Faking It

I once had a man come to me for coaching on how to improve his listening skills. His wife had told him he didn’t listen well. His clients (he was a marriage and family counselor) said they didn’t think he was listening.

His poor listening skills were affecting his marriage and his practice, so now, we were chatting over coffee, talking about what the goal of our working together would be. I had some ideas, but wanted to hear his first. He knew exactly what he wanted. “I imagine there are tricks,” he said, “like looking at someone’s forehead to fake eye contact. I want to learn those kinds of listening tricks.”

He wanted to fake listening. Warms your heart doesn’t it?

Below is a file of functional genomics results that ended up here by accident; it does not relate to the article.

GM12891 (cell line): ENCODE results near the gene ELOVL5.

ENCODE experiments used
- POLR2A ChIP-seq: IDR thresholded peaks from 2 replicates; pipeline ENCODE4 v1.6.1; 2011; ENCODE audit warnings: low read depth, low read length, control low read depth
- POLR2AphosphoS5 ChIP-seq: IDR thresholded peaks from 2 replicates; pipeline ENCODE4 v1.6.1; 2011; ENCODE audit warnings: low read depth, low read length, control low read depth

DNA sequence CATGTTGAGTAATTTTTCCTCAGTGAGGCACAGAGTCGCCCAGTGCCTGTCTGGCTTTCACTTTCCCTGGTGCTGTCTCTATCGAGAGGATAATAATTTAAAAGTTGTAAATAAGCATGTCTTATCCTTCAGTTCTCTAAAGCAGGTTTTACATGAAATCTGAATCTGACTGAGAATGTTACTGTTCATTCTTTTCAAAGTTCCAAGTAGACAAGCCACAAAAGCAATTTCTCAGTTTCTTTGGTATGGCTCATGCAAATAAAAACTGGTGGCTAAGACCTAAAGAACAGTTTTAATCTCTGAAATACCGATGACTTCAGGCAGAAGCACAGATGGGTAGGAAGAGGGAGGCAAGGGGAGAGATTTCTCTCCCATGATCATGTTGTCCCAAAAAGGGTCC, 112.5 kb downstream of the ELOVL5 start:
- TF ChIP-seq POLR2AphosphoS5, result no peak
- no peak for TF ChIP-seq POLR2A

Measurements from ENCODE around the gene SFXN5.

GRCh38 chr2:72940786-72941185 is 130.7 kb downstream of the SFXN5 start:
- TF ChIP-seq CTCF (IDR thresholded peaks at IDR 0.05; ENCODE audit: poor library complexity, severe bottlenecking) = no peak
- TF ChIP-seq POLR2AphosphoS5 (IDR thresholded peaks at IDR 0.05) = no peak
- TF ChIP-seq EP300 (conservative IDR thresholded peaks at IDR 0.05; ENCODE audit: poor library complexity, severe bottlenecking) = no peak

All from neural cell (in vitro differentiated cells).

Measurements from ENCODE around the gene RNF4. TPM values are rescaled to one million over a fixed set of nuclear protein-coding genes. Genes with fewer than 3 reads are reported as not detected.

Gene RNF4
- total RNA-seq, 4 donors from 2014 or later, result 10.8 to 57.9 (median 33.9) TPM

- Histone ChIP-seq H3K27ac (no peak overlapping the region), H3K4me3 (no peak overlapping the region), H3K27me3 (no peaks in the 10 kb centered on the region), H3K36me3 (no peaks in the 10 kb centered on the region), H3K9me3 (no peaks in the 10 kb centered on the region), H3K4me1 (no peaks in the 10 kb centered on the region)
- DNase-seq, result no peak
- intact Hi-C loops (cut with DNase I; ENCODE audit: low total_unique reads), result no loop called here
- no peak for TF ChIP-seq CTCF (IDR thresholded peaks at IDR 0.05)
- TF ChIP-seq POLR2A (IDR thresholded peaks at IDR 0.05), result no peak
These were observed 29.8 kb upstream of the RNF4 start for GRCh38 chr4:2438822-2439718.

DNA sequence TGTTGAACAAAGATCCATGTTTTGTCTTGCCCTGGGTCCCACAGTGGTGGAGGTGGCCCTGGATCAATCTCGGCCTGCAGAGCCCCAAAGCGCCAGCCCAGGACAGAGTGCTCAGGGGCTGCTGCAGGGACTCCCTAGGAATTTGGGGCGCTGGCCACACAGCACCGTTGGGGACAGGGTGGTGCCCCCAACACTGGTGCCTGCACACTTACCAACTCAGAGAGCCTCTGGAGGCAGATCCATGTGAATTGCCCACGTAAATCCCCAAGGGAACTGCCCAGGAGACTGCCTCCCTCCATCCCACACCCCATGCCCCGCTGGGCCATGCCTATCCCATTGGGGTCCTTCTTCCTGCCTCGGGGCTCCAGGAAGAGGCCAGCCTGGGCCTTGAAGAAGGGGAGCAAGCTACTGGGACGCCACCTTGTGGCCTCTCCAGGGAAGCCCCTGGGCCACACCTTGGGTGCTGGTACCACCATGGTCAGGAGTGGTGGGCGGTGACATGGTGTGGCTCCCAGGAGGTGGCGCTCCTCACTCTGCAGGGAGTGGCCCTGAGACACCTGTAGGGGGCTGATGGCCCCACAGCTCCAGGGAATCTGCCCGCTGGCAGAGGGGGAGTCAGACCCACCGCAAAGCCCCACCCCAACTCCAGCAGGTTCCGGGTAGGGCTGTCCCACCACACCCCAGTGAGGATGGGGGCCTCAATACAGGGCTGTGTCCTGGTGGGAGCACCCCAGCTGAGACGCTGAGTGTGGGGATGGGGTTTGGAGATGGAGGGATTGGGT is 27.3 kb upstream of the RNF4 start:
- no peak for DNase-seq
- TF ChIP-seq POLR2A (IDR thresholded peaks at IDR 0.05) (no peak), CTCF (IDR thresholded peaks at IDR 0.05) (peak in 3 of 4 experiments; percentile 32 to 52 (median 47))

I wonder, occasionally, what excuse he gave his wife for why I wasn’t coaching him. I’m pretty sure he didn’t tell her what I thought of his objective.

Sincerity. He wanted to fake it. It might be possible, but I sure wasn’t going to be the one to help him.

Most of the managers I work with have a different concern when it comes to sincerity. I’m often asked “how do you ensure that recognition comes across as sincere.”

Simple answer: be sincere.

Have you ever had a manager give you insincere praise? How could you tell?


My name is Cindy Ventrice. I am the author of the best-selling book Make Their Day! Employee Recognition That Works and the companion guide Recognition Strategies That Work.

My work has been quoted in The New York Times, Alaska Airlines Magazine, Workforce Magazine, and Tim Sanders' book The Likeability Factor.

Visit my website www.maketheirday.com today!

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